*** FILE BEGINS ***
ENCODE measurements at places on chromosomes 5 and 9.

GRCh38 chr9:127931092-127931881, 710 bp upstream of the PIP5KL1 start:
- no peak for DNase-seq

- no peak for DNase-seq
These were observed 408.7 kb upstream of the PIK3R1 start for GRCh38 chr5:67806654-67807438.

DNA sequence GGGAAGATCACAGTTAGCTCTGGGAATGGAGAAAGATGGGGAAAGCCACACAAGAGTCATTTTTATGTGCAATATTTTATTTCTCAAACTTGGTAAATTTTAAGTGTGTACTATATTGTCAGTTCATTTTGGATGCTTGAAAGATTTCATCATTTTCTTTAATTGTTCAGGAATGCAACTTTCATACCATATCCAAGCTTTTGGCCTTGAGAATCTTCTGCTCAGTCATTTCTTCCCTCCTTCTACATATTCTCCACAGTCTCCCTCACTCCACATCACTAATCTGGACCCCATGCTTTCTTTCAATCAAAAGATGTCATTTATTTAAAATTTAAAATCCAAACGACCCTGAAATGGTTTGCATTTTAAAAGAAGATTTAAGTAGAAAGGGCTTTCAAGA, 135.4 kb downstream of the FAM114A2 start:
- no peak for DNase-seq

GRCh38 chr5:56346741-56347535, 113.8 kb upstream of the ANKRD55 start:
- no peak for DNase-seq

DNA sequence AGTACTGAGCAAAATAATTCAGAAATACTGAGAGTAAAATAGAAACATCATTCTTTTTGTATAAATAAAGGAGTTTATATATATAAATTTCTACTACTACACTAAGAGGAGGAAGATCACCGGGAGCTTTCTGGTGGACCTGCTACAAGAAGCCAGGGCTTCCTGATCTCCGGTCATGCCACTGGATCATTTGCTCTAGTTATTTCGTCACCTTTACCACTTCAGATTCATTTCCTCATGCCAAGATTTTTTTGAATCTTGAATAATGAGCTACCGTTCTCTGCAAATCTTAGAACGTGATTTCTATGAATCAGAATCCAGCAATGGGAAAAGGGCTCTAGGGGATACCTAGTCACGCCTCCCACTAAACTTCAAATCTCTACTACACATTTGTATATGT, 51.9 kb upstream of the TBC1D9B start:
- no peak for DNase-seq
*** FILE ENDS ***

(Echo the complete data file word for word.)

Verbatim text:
ENCODE measurements at places on chromosomes 5 and 9.

GRCh38 chr9:127931092-127931881, 710 bp upstream of the PIP5KL1 start:
- no peak for DNase-seq

- no peak for DNase-seq
These were observed 408.7 kb upstream of the PIK3R1 start for GRCh38 chr5:67806654-67807438.

DNA sequence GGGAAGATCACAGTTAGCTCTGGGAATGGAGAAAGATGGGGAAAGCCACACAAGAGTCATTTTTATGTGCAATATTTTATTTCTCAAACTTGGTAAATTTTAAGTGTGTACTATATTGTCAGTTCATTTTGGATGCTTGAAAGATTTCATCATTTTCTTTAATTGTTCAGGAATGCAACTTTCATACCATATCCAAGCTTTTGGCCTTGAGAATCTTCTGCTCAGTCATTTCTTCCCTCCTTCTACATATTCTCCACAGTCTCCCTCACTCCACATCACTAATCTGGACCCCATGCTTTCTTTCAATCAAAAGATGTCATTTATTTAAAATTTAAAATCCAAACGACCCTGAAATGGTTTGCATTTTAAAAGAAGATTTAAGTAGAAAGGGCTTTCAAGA, 135.4 kb downstream of the FAM114A2 start:
- no peak for DNase-seq

GRCh38 chr5:56346741-56347535, 113.8 kb upstream of the ANKRD55 start:
- no peak for DNase-seq

DNA sequence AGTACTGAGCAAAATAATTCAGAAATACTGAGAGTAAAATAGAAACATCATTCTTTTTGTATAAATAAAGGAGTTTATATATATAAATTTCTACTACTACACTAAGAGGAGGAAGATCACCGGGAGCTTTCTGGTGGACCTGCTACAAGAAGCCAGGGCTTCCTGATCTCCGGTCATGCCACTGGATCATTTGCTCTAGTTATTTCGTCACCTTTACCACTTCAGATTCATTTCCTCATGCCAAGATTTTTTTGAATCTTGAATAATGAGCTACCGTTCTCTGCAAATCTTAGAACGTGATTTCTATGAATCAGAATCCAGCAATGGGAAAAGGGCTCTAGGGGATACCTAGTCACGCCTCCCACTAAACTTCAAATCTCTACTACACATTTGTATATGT, 51.9 kb upstream of the TBC1D9B start:
- no peak for DNase-seq